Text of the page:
To Vaccinate or Not to Vaccinate

Abstract: Through no fault of their own, save believing in their trusted sources, anti-vaxxers have been fed misinformation that has resulted in a pandemic almost exclusive to the unvaccinated. That pandemic is not just dangerous to the anti-vaxxers but also to others who will become ill and die from Covid-19 variants more virulent than the original virus. Vaccinations are the only weapon against new and more perilous variants. Anti-vaxxers (and all of us) need better data in order to make well-informed decisions. It is easy to be misled, for even the best logic based upon false premises will result in false conclusions. Anti-vaxxers need to know that if they’ve been led to false conclusions by false data, their logic is not faulty, and they are not to blame. With better information, they are better positioned to re-apply their perfectly sound logic and come to conclusions that will serve them and their loved ones better.

For most adult people in the United States of America, where anyone above the age of 11 can get a vaccine against Covid-19 if they want one, it seems to make sense to be vaccinated, and for those folks, mostly protected (for now) against the scourge, it might seem like not getting vaccinated is foolhardy. But can it be true that more than half the country are fools? What if there were perfectly good reasons to avoid the jab?

Well, there are good reasons, and they depend upon your perspective and your life situation.

People who resist vaccinations or who adamantly oppose them have legitimate concerns. Categories of concerns include:

a. Life Dependencies

b. Loyalism

c. Hoax Belief

d. Fear

a. Life Dependencies

If you are dependent upon a care-giving adult who is opposed to your getting vaccinated, it’s unlikely that you will be able to do so. If you are under 12, you cannot be vaccinated. Only recently, the FDA gave approval for vaccinations of children aged 12 through 15. You may have an authority figure in your life who scorns vaccinations, and that relationship might put you under pressure to agree even if the dependency is only emotional and not financial.

b. Loyalism

The Republican Party is the party of anti-vaxxers. Democrats and Independents who oppose vaccination are few, if any. Covid-19 spread-prevention activities, including lockdowns, social distancing and mask wearing, have been resisted by red states, red municipalities and the Trump administration since the pandemic began, and super spreader campaign events were exclusively Trumpian, so if you see him as your leader, spiritual, political or otherwise, you might quite reasonably want to follow the leader.

Many followers of Trump believe that the very existence of vaccines could not have occurred without Donald Trump, despite the fact that the most effective and first vaccine (Pfizer) was developed and manufactured with no help from the federal government. However, the Republican “platform” with respect to the pandemic is that spread-prevention takes second place to keeping the economy as open as possible, leaving Democrats as the champions of spread-prevention.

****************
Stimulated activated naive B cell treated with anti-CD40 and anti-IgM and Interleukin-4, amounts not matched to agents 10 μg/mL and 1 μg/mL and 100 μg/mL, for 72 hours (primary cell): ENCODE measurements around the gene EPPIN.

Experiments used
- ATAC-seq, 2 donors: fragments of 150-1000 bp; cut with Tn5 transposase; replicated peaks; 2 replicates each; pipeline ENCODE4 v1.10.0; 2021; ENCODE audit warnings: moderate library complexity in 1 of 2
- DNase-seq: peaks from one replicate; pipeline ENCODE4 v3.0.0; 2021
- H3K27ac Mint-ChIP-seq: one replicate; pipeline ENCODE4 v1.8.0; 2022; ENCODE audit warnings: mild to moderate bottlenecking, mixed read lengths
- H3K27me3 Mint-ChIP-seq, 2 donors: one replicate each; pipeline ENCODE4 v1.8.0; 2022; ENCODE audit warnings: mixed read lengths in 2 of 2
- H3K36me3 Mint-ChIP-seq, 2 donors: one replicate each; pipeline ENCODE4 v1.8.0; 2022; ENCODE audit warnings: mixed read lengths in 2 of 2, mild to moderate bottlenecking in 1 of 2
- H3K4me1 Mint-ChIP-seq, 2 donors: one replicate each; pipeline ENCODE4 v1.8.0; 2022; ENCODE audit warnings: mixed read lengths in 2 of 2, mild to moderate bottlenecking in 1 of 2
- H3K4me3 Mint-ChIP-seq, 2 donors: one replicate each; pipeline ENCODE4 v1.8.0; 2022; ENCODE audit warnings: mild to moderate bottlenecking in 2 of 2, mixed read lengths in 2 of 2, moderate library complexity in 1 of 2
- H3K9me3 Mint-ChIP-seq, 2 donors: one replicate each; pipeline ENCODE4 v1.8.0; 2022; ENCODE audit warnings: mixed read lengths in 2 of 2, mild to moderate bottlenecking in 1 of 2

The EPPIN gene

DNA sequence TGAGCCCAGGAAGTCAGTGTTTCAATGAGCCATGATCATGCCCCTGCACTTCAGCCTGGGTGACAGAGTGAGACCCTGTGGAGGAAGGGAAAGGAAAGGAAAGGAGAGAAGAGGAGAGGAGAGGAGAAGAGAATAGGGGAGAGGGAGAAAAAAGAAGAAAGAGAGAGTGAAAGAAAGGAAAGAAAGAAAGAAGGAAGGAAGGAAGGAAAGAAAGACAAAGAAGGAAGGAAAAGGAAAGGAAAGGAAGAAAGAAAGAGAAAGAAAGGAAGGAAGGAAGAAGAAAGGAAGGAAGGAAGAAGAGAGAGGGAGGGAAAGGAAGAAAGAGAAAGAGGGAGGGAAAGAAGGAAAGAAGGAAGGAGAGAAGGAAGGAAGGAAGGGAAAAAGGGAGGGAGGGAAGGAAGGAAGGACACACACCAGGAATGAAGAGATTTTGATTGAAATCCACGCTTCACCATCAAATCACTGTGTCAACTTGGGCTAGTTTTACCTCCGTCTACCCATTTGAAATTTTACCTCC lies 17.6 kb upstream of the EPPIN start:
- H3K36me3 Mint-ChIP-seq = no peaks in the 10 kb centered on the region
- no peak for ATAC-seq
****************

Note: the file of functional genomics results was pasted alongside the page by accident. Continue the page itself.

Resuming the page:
Until this writing, Conservative politicians and talking heads on TV have played down the pandemic, and vaccinations have mistakenly fallen into the no-no category of things to do, even though vaccinations have no negative effect on the economy (as do lockdowns, for example).

Still, some loyal Republicans may consider it politically disloyal to be vaccinated.

c. Hoax Belief

Though vaccinated himself after contracting Covid-19, Trump has repeatedly played down the pandemic, even calling it a Democratic hoax. The primary reason given was that Democrats wanted the economy to fail during his term. None of that is true, and the pandemic is NOT a hoax, to which over 625,000 U.S. corpses can attest — unwillingly and in absentia. Conspiracy theories exist that blame doctors for attributing other causes of death to Covid-19, but there is no evidence to support such theories and no rational motivation has been asserted for doctors nationwide to do such a thing.

However, when the head of government declares the pandemic a hoax and follows that up with rallies that give no credence to the efficacy of masking or social distancing, it’s not altogether unreasonable for loyalists to follow the leader. Further, now that beliefs concerning the pandemic have become politicized, conservative-leaning TV talking heads and some Republican politicians are prone to pushing the envelope towards what they think their followers want to hear.

This misinformation is not the fault of folks hearing it. They did not create the misinformation, and it is so prevalent in the talk shows they’ve grown to trust, that it’s hard to dispute or ignore. So if the pandemic is thought of as a hoax, why be vaccinated? Believers are not being unreasonable — only misled.

d. Fear

That’s a big one — and overlapping other categories. Following are 20 prevalent misconceptions that can be the basis for a multitude of fears:

1. You might get injected with a tracking chip, and Big Brother will be watching you.
(Maybe a micro-dot could fit through a needle, but not a tracking chip — or any kind of chip. Big Bro may be watching you, but not via vaccinations. The stuff you see on TV is science fiction — not science.)

2. It’s dangerous; not proved safe. It could cause medical anomalies, like heart inflammation (myocarditis), infertility, depression, erectile dysfunction, sleep apnea or brain malfunctions. Some people have become seriously ill and a few have died after being vaccinated.
(The latter is true; the other “anomalies” are not. The approved Covid-19 vaccines are among the safest on the planet, with millions of “test subjects” and very few negative effects.)